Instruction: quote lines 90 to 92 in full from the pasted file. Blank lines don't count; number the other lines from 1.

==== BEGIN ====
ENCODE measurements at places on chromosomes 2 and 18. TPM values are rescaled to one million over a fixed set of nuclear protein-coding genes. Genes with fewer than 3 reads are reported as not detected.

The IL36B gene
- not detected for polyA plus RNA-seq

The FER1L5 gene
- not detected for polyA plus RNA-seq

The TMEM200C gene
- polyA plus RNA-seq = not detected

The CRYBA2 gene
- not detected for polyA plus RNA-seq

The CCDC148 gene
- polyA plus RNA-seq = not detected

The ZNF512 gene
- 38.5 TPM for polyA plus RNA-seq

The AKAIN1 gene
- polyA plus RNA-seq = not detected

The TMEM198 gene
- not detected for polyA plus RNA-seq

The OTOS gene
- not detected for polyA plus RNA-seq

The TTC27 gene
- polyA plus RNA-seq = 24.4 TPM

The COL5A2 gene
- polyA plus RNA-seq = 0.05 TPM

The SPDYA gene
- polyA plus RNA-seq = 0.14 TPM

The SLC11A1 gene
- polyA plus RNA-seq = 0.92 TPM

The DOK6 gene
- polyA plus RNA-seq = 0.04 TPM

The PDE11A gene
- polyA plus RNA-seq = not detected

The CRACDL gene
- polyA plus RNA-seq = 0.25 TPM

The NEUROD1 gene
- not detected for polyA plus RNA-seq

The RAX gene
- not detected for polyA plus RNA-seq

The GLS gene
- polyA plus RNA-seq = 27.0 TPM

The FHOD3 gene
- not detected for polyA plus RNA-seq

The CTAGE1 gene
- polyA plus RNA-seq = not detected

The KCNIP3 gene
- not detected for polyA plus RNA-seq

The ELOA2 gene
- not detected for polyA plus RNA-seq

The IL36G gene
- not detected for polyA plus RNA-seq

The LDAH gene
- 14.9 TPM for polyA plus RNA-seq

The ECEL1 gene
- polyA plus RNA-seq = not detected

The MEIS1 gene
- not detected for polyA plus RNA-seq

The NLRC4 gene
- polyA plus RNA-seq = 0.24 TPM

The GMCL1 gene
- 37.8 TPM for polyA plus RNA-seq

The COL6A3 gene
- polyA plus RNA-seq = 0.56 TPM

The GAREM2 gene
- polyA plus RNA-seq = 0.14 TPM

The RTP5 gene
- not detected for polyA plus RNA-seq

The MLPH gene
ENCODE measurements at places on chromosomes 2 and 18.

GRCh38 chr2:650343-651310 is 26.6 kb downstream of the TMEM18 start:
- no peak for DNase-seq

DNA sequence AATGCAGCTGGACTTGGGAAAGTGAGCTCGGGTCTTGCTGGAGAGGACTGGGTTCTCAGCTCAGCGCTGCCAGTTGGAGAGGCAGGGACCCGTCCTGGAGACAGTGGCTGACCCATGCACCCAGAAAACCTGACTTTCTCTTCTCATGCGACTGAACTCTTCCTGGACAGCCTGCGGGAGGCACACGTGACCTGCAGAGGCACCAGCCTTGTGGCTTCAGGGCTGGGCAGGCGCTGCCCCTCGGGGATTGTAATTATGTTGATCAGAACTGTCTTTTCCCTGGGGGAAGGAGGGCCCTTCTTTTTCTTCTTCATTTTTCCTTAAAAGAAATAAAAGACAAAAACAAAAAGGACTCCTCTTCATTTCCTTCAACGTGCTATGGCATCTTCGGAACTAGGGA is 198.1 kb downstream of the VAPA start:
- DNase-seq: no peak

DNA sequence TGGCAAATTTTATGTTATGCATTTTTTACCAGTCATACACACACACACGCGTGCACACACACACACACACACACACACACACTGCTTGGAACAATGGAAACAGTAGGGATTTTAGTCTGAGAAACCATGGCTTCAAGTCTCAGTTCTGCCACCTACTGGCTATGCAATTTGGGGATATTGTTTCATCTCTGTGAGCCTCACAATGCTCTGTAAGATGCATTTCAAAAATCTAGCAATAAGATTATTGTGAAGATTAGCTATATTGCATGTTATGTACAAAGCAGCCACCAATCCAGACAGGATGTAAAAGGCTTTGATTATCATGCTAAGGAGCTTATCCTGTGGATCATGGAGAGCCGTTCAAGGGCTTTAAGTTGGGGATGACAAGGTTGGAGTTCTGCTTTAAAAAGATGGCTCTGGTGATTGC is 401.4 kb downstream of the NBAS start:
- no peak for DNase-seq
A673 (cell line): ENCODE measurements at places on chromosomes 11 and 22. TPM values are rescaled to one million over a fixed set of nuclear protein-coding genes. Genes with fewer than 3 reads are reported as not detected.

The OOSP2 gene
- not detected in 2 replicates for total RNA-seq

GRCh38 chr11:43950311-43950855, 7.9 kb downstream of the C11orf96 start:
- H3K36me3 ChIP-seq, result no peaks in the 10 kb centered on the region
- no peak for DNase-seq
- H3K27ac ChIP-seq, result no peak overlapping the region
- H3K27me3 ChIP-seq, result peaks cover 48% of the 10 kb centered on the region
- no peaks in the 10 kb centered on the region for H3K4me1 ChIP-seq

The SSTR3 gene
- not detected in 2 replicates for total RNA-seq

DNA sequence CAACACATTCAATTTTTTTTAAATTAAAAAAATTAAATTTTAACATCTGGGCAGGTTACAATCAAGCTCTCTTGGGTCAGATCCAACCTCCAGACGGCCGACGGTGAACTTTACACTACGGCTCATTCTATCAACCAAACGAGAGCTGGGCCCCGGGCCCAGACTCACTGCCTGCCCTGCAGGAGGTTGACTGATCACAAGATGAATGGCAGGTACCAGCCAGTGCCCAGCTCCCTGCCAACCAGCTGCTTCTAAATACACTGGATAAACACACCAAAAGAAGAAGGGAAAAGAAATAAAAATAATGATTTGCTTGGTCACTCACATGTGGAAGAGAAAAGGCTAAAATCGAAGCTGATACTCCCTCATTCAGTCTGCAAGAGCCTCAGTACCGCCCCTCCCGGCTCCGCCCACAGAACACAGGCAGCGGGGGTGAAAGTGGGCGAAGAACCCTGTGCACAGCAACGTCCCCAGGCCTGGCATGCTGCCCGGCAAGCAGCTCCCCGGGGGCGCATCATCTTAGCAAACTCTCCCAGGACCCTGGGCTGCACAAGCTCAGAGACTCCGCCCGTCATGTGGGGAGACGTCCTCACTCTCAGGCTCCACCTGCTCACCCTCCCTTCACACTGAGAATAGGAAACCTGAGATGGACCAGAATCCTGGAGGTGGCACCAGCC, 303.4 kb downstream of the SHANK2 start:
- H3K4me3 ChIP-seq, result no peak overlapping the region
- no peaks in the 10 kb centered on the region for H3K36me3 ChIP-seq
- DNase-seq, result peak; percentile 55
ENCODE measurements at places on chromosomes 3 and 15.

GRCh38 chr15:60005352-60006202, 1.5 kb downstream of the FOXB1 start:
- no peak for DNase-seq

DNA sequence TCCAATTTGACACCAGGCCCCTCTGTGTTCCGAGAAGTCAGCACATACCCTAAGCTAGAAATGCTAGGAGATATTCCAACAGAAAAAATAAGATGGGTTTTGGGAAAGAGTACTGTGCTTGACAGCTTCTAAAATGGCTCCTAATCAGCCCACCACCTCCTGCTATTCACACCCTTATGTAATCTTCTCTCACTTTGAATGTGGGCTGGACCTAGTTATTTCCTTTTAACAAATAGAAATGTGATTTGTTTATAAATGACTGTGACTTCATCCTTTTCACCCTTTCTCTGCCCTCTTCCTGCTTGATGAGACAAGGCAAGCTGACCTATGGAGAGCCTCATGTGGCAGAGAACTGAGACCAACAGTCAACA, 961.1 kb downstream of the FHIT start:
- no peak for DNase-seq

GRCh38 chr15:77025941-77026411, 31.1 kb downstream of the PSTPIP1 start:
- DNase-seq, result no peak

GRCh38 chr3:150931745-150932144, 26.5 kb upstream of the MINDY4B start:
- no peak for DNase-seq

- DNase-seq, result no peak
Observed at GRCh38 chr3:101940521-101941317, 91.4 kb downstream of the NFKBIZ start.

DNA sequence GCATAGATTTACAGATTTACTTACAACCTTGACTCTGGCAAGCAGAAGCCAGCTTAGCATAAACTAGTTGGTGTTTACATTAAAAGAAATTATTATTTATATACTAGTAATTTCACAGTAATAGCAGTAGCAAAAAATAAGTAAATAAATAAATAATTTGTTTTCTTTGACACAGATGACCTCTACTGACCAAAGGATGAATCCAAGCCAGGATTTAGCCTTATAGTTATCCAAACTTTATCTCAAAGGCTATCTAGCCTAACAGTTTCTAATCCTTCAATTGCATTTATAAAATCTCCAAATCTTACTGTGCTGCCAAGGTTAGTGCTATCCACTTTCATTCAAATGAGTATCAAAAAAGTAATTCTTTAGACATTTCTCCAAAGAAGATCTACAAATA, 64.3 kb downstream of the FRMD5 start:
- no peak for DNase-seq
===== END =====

GRCh38 chr15:60005352-60006202, 1.5 kb downstream of the FOXB1 start:
- no peak for DNase-seq

DNA sequence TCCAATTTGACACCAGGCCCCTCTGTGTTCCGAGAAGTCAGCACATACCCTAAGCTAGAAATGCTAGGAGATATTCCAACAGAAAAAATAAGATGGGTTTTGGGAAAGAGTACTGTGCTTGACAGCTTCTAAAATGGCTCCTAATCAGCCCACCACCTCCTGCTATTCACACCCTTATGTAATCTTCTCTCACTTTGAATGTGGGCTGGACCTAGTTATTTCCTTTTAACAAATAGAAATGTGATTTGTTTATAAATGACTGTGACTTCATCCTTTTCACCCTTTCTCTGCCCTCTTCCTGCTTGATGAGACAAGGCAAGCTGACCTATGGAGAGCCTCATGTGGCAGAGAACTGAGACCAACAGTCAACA, 961.1 kb downstream of the FHIT start: